French strikes disrupt rail but air controllers' stoppage averted

Reuters

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An Air France A320 aircraft is seen on the tarmac at the Charles de Gaulle International Airport in Roissy, near Paris, France, May 31, 2016 as Air France pilots voted on Monday to go on strike and oil storage workers extended a job walkout, to protest against labor reforms ahead of the Euro soccer tournament. Photo: Reuters/Philippe Wojazer An Air France A320 aircraft is seen on the tarmac at the Charles de Gaulle International Airport in Roissy, near Paris, France, May 31, 2016 as Air France pilots voted on Monday to go on strike and oil storage workers extended a job walkout, to protest against labor reforms ahead of the Euro soccer tournament. Photo: Reuters/Philippe Wojazer

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Strikes halved French train services on Thursday but attempts by the militant CGT union to broaden protests against labor reforms to air traffic control and the Paris underground ahead of a European soccer tournament appeared to have failed.
Transport Minister Alain Vidalies said traffic was normal on the Paris Metro, unions other than the CGT had called off an air controllers' strike and the government hoped to avert disruption of the Euro 2016 soccer championship.
CGT-led stoppages were also disrupting refineries and nuclear power plants but the union looked increasingly isolated in its efforts to force the Socialist government to withdraw a labor law reform that would make hiring and firing easier.
"There'll be no disruption of the airways this weekend," said Vidalies, who said four of the five unions who had given notice of a June 3-5 strike had agreed to call it off.
Six out of 10 high-speed TGV train connections were operating and other inter-city links were cut to a third of normal, said the state-owned SNCF railway company, a stronghold of the CGT union, which is one of France's two largest unions. But a smaller union was expected to call off its participation in the strike after securing government assurances of help with the SNCF's 50 billion euro ($56.04 billion) debt.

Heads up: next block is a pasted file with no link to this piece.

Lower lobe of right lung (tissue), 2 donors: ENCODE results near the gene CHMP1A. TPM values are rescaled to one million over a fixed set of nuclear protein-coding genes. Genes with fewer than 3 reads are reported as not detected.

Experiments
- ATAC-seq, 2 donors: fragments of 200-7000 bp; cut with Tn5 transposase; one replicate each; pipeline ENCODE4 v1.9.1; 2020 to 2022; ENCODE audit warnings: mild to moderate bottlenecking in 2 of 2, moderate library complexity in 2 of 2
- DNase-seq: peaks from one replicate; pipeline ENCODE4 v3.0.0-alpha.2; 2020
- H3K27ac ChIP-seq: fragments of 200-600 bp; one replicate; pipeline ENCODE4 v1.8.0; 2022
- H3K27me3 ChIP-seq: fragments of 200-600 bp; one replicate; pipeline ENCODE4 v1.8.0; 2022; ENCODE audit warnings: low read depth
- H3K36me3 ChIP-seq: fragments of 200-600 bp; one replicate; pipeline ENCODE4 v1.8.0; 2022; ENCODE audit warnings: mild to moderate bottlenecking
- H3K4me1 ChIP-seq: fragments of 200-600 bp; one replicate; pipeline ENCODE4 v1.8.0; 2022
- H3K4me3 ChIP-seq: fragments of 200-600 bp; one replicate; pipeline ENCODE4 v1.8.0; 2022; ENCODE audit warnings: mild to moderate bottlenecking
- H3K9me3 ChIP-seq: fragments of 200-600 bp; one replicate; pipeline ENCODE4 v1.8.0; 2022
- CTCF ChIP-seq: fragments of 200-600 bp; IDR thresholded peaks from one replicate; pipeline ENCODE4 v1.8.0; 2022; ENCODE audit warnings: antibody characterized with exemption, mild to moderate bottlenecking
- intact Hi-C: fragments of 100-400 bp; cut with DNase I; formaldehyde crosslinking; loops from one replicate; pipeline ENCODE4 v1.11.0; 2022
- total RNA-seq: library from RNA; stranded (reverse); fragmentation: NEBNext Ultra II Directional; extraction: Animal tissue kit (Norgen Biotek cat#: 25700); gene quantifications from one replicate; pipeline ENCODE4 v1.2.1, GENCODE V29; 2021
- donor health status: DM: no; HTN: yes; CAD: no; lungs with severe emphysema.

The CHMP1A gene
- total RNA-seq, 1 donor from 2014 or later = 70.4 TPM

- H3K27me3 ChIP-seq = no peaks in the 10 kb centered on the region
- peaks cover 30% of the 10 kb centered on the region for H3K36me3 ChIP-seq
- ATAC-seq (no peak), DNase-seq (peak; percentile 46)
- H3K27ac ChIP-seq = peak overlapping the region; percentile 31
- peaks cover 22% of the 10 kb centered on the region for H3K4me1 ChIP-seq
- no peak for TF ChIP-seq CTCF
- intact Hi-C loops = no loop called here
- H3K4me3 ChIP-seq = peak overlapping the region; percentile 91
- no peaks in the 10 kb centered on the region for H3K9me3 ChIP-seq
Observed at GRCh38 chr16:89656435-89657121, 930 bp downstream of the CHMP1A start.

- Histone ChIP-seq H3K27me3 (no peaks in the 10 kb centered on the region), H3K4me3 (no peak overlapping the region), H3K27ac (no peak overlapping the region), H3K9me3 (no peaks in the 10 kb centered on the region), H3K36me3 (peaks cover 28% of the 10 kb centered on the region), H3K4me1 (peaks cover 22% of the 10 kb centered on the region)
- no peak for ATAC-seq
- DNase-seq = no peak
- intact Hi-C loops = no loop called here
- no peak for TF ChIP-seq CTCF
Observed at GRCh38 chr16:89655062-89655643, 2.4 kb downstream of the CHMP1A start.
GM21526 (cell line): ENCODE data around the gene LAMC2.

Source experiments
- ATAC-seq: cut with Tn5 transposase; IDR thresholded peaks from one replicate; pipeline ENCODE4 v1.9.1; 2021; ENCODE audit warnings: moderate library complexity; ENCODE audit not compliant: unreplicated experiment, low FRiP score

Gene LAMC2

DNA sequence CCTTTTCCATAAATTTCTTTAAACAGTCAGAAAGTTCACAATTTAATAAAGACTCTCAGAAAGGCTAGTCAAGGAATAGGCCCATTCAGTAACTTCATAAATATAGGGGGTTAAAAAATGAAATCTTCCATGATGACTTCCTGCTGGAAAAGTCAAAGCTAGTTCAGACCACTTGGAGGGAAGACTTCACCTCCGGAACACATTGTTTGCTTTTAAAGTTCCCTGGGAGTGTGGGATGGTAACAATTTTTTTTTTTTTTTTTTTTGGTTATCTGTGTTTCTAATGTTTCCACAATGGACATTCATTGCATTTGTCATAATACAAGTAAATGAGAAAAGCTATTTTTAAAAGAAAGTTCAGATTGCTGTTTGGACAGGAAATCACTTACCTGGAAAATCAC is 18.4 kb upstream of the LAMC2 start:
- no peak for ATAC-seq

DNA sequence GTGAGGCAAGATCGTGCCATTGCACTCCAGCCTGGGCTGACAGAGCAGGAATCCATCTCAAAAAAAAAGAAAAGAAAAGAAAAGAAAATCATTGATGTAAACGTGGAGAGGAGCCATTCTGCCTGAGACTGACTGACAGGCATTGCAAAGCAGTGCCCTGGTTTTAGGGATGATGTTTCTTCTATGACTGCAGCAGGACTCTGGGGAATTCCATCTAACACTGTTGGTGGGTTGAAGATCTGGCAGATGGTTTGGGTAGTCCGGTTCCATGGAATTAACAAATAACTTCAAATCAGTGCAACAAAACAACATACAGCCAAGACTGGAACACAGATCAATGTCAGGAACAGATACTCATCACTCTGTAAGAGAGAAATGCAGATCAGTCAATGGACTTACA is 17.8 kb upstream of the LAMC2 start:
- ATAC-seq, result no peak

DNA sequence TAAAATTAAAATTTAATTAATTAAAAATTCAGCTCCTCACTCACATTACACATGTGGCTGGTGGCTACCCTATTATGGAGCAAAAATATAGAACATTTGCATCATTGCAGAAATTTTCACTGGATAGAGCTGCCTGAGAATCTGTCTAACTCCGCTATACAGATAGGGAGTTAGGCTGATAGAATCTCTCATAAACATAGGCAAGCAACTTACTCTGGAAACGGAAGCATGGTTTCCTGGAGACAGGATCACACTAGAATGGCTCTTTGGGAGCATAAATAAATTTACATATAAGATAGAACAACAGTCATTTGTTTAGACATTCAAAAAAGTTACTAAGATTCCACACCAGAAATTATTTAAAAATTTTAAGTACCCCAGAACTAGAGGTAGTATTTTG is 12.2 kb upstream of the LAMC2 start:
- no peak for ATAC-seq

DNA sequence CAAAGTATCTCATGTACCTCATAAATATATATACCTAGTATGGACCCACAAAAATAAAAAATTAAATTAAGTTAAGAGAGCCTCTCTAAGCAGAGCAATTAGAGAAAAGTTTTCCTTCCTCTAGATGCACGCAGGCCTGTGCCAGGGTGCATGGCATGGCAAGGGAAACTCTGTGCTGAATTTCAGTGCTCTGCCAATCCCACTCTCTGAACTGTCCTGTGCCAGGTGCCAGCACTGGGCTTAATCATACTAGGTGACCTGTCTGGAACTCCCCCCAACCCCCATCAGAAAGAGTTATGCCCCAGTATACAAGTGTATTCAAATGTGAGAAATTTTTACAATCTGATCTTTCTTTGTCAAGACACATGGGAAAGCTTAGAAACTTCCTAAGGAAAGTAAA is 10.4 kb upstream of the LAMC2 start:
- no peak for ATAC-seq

President Francois Hollande has rejected CGT demands that he scrap a bill that the union says will undermine labor protection by giving companies more scope to negotiate in-house deals on pay and conditions.
His government, which insists the reform is needed to help combat a jobless rate of 10 percent, has been working flat out to defuse sectoral tensions and prevent various grievances coalescing into one big national protest.
Public support ebbing
An Ifop opinion poll for Le Figaro magazine suggested public sympathy for the strike is ebbing, with 60 percent saying the CGT was abusing the right to strike and trying to blockade the country illegally, while 40 percent think the opposite. Previous polls had shown the strike had majority support.
Earlier this week the government announced pay rises for state-employed teachers and pledged to restore scrapped public spending for research.
It also intervened to force SNCF management go some way toward meeting union demands that rest-time be protected in a reorganization under negotiation ahead of a Europe-wide opening of passenger rail services to private competition from 2020.
With presidential and legislative elections a year away, the concessions to teachers could help repair damaged relations with a sector generally sympathetic to the ruling Socialists.
The more immediate concern is to avert serious disruption during the Euro 2016 cup, when some 2.5 million people are expected to attend dozens of matches across the country, with 1.5 million fans expected to come from outside France.
Labor Minister Myriam El Khomri urged the CGT, which has threatened to cut power supplies to the headquarters of the Medef employers' federation, to play a more constructive role.
"I urge them to show some form of economic patriotism. Just when the economy is picking up, we shouldn't weaken it," she said in an interview on i>TELE news television channel.
 Clouds of tear gas surround people who walk with an umbrella near the Invalides monument during clashes between protestors and French police during a demonstration against French labour law reform in Paris, France, May 12, 2016. Photo: Reuters/Gonzalo Fuentes
 

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